Looking for more from Sean McLachlan? He also hangs out on the Midlist Writer blog, where he talks about writing, adventure travel, caving, and everything else he gets up to. He also reproduces all the posts from Civil War Horror, so drop on by!

Sunday, December 2, 2012

Book Review: My War: Killing Time in Iraq

My War: Kiling Time in IraqMy War: Killing Time in Iraq by Colby Buzzell
My rating: 5 of 5 stars

I read Buzzell's famous memoir in preparation for my own trip to Iraq. While I was going as a tourist and not a soldier, I found this book to be really informative.

For example, Buzzell says, "[the women] would stare at us but as soon as you made eye contact, they would look away. The Iraqi men were a little different. They stare too, but don't look away, and if you wave, which is something they never initiate, they wave back, nervously."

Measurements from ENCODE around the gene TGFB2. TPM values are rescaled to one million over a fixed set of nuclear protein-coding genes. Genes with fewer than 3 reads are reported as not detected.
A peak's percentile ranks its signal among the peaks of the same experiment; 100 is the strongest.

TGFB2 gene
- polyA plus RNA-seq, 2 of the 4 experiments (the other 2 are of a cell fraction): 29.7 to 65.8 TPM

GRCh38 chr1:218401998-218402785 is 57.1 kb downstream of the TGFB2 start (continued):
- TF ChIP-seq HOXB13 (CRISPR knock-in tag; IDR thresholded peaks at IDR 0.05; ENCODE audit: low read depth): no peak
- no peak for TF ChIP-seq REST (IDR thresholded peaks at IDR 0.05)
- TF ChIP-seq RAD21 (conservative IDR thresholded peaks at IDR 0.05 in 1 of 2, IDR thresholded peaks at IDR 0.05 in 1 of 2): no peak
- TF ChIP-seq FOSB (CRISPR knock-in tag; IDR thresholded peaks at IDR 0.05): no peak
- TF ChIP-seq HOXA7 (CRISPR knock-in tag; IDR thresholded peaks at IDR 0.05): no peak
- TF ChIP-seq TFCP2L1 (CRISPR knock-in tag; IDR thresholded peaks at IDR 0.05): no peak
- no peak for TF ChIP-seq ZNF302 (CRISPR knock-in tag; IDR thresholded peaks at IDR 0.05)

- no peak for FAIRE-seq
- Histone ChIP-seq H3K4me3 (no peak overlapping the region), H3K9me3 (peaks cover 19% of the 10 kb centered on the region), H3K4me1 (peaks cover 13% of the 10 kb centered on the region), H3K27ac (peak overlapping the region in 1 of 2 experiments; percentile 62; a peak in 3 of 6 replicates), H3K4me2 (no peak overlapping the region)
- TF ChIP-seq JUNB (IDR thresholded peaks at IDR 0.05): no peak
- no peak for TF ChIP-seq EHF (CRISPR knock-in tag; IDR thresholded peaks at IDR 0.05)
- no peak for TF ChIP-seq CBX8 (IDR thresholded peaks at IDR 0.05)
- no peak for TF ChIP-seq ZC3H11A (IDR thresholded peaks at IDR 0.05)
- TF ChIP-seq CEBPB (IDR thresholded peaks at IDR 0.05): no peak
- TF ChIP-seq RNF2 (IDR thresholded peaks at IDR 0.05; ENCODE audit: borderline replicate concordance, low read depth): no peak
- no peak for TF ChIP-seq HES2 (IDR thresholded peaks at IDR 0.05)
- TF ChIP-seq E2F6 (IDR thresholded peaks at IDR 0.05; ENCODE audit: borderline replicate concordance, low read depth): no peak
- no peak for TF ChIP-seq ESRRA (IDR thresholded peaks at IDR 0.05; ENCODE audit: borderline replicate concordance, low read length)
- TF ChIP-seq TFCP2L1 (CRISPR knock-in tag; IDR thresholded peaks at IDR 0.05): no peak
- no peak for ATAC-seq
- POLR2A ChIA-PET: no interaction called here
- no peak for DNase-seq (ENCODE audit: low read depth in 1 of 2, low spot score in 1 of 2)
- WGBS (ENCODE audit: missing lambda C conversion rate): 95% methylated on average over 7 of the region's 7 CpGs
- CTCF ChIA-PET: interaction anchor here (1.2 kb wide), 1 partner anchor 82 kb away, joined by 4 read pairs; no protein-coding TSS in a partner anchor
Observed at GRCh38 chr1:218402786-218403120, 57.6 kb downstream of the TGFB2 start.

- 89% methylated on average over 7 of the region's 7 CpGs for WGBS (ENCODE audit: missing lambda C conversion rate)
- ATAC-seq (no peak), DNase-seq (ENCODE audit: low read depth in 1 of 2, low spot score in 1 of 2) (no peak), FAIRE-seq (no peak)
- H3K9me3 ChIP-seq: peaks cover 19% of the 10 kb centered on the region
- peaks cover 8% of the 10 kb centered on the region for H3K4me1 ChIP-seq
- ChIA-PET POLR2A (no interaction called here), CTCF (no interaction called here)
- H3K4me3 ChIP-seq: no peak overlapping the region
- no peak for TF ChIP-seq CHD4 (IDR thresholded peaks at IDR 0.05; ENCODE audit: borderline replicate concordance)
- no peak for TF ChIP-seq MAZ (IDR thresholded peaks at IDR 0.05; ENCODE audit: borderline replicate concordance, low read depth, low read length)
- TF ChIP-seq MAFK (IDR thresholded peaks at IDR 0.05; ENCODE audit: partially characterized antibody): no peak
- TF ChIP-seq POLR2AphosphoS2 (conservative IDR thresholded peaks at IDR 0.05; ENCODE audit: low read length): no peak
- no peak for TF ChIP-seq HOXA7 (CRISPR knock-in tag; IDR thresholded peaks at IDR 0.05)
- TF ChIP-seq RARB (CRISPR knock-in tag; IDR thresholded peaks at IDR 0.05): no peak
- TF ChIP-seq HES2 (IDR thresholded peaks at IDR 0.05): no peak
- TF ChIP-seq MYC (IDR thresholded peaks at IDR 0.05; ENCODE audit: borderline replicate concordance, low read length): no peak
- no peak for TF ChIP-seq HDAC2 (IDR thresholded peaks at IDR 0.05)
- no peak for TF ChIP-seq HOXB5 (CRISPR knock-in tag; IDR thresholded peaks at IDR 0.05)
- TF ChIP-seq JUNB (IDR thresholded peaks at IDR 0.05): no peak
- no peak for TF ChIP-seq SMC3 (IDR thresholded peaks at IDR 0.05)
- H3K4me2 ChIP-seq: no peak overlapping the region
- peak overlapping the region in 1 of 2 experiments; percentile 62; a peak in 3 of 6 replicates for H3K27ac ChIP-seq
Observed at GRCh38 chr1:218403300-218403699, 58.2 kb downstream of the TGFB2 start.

That was 2003-4. In October 2012 the women still look away, except for a few younger ones. The men are more forthcoming. On the street they rarely wave first, but when you wave or say salaam alaykum most burst into a smile and return your greeting. If they're in a place where they feel more comfortable, like a mosque, they'll often come up to you first and start a conversation.

While this is a war memoir, much of the book is about Buzzell's personal growth and the uncomfortable position he gets in when the blog he's writing becomes famous. The Army had never had to deal with this before and its policy on blogging was pretty much created because of him.

The subtitle, "Killing Time in Iraq" more accurately reads, "Killing Time in Iraq". Buzzell discovers all too well the truth of that old saying, "War is long periods of boredom punctuated by moments of sheer terror."

The boredom is narrated with hilarious cynicism. The terror is some of the best combat writing I've ever read. If you want to know about the war in Iraq from a grunt's-eye view, read this book.

View all my reviews

No comments:

Post a Comment

Got something to say? Feel free! No anonymous comments allowed, though. Too many spammers and haters on the Internet.